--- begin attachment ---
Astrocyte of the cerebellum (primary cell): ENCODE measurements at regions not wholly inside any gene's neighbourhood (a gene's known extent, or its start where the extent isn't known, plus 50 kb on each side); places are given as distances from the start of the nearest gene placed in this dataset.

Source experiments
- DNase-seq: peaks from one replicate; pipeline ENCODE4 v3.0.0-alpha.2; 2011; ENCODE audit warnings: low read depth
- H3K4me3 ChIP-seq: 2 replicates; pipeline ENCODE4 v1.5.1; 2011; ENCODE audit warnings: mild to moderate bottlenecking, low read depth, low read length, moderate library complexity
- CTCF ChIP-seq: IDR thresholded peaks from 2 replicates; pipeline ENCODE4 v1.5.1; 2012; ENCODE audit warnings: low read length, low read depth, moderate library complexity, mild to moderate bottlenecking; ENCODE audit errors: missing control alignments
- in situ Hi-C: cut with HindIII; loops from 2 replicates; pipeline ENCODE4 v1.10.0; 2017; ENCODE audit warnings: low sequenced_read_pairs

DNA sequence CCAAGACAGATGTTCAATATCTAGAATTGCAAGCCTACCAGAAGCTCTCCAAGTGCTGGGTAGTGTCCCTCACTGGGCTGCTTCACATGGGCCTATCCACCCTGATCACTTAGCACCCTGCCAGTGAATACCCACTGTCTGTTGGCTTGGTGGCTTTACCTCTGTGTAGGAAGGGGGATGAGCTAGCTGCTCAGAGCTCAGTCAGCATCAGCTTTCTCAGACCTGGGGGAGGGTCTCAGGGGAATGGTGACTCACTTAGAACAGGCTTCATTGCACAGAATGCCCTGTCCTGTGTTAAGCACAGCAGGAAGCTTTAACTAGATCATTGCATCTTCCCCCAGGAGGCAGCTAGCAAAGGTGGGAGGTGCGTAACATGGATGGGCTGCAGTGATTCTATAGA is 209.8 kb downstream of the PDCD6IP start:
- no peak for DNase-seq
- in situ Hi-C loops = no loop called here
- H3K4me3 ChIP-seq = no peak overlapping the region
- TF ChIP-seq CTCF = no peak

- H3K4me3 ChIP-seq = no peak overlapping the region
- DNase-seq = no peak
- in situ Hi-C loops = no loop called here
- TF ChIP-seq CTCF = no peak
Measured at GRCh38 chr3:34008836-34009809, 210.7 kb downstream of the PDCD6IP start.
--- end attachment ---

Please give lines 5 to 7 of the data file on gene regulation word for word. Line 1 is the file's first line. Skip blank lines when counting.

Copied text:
- CTCF ChIP-seq: IDR thresholded peaks from 2 replicates; pipeline ENCODE4 v1.5.1; 2012; ENCODE audit warnings: low read length, low read depth, moderate library complexity, mild to moderate bottlenecking; ENCODE audit errors: missing control alignments
- in situ Hi-C: cut with HindIII; loops from 2 replicates; pipeline ENCODE4 v1.10.0; 2017; ENCODE audit warnings: low sequenced_read_pairs

DNA sequence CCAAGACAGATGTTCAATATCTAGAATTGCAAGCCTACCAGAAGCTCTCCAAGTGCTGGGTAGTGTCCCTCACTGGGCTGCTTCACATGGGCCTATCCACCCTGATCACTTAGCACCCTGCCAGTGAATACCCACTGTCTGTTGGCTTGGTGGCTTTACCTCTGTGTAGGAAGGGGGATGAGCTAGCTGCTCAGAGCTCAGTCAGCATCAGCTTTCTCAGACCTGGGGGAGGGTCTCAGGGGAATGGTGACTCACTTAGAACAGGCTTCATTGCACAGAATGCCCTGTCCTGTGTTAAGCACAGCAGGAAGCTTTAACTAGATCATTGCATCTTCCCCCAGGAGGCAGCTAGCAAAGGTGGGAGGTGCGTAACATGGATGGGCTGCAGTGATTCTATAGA is 209.8 kb downstream of the PDCD6IP start: